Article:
“Oh,” said I. “Short stories aren’t just for kids. In fact, almost none of the short stories I read are aimed at children.”

We then went on to talk about some of the features of flash fiction, like the twist. After a few minutes of this, I thanked him for attending and wished him well.

I realized after my three conversations that I am pretty passionate about flash fiction. Now, readers of my blog may not be surprised by this, what with my flash fiction prompts, stories, and the like, but I was. I feel a bit like a man who has found a treasure in a field, but instead of keeping it secret so I can sell my stuff and buy the field for myself, I’m out there telling everyone I know about this amazing treasure that is flash fiction.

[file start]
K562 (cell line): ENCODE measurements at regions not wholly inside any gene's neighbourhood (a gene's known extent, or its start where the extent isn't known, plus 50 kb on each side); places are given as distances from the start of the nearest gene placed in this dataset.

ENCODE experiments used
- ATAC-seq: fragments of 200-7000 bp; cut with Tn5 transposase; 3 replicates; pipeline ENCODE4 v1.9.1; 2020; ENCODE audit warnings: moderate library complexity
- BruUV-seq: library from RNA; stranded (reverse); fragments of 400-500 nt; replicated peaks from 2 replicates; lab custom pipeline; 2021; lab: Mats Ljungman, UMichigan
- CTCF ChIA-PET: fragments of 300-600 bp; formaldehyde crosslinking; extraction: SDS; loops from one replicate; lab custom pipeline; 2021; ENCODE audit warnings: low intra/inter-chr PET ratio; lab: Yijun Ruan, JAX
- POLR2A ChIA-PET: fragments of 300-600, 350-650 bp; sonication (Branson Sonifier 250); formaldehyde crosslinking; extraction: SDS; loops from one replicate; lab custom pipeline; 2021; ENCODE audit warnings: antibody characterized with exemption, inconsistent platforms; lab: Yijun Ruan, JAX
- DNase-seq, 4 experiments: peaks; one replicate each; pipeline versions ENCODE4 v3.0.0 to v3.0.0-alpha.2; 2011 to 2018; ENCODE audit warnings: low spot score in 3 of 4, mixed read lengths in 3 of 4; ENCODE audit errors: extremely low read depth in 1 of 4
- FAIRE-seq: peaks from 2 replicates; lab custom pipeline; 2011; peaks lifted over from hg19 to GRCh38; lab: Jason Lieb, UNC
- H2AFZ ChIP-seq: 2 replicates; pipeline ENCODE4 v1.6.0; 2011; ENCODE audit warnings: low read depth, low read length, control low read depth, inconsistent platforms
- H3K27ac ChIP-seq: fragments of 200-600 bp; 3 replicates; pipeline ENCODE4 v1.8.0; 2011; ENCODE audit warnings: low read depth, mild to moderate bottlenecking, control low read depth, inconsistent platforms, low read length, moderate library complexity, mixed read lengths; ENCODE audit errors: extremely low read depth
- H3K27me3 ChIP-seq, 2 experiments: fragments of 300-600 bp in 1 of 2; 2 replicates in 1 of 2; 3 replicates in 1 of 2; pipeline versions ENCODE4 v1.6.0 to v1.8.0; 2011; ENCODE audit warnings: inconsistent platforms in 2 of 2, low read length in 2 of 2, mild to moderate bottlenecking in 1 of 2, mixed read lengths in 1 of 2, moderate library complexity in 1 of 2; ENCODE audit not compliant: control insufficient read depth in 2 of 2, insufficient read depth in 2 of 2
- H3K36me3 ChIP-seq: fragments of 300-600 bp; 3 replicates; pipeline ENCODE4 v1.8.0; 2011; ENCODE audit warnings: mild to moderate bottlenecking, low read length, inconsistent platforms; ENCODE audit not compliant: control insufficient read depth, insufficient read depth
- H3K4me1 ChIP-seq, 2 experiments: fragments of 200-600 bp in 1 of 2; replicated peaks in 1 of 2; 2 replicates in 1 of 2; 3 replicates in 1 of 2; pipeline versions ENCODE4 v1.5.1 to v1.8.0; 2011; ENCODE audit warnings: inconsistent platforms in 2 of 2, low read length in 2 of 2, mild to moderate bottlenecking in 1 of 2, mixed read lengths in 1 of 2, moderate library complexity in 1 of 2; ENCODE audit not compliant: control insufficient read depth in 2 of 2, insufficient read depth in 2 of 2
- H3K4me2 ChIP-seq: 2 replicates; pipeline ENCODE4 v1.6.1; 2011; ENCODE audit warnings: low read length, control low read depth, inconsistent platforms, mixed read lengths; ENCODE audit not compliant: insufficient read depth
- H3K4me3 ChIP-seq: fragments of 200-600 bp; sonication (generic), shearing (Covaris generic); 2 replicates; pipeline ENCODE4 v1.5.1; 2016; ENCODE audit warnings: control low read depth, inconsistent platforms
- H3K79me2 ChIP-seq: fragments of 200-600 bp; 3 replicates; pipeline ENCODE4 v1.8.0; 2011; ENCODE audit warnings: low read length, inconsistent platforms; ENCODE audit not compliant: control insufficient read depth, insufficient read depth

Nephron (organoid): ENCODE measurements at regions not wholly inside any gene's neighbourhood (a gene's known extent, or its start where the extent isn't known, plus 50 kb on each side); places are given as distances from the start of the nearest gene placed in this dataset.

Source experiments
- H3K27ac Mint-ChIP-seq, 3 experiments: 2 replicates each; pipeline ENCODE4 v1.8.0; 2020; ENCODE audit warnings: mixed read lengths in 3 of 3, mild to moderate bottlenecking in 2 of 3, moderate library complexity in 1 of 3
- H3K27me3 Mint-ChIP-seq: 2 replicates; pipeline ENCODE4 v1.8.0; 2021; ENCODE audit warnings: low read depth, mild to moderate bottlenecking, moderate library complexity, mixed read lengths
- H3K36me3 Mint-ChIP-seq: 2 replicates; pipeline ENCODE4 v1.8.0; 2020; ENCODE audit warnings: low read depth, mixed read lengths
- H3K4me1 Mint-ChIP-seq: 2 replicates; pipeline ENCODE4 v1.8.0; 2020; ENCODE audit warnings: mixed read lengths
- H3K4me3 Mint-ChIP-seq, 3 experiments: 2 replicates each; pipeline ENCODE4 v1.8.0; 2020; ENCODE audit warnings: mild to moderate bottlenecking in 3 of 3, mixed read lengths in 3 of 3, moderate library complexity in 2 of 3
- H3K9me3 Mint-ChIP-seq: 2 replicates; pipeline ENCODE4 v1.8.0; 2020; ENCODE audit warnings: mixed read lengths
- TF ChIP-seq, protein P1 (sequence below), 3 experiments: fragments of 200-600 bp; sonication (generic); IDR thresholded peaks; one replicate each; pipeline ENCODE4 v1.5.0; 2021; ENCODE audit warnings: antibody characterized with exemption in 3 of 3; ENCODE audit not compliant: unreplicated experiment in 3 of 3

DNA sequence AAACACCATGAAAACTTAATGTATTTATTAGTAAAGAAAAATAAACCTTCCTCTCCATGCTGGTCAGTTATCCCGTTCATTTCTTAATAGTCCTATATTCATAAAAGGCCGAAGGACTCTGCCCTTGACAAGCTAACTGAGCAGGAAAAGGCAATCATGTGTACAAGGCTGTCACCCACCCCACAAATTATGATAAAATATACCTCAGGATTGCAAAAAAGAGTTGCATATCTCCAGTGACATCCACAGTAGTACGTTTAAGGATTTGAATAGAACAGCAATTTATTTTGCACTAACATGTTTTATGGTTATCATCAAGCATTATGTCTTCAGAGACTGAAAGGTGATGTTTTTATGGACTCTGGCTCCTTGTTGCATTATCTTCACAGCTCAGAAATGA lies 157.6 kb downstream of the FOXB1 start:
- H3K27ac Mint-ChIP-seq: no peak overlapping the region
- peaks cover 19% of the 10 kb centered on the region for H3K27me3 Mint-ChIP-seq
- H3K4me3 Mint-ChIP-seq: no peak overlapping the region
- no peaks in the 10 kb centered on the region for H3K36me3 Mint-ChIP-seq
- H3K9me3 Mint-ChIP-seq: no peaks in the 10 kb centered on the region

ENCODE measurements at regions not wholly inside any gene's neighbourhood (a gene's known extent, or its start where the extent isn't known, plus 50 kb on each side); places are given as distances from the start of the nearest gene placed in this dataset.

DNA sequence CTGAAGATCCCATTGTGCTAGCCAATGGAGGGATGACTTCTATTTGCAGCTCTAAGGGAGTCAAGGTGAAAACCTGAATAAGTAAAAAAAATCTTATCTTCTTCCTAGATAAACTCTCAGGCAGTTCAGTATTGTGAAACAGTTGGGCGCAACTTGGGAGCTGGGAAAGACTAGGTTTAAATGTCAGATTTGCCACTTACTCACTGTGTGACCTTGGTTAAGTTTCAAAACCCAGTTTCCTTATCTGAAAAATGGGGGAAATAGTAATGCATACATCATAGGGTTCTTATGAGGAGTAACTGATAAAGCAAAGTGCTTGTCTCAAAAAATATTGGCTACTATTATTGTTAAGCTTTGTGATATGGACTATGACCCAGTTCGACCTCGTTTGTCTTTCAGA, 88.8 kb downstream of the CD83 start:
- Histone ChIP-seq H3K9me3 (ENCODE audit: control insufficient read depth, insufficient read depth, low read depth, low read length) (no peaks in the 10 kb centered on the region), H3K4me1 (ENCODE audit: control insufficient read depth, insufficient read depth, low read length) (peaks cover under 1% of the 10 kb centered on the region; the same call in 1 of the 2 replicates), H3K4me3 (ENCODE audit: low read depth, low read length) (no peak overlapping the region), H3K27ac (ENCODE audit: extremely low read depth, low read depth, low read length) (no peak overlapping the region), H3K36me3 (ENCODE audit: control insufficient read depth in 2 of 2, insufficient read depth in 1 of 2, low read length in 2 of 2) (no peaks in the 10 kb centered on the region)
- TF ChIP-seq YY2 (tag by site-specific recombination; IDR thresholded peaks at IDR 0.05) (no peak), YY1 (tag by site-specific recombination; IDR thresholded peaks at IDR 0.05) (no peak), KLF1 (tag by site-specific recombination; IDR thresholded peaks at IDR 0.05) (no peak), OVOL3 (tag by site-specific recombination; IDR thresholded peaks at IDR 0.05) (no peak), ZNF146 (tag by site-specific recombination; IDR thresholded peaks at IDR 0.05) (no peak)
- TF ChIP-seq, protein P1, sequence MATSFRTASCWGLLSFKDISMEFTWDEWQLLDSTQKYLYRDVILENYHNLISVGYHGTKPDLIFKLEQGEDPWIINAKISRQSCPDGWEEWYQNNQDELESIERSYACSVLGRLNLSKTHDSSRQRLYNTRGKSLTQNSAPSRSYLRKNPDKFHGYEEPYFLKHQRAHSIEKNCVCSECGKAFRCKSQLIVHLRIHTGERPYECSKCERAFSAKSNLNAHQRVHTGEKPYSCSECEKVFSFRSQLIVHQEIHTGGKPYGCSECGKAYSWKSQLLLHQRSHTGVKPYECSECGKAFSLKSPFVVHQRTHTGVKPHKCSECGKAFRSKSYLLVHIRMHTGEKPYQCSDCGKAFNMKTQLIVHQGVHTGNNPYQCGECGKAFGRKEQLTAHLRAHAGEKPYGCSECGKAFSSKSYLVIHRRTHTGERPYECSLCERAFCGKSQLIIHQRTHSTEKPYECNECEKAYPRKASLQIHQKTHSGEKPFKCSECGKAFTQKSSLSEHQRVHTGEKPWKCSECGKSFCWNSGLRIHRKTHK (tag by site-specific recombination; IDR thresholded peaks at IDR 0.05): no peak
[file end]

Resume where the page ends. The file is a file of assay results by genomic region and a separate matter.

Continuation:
Oh well, I guess it’s okay to encourage others to write, even if they might be better than I am. But if you do turn out to be better than I am, if you get a big publishing deal and become famous because I turned you on to flash fiction, be warned. I will be approaching you for help in the industry.

Thanks again to everyone who came out to Jot! If you missed it, you can watch it in its entirety here.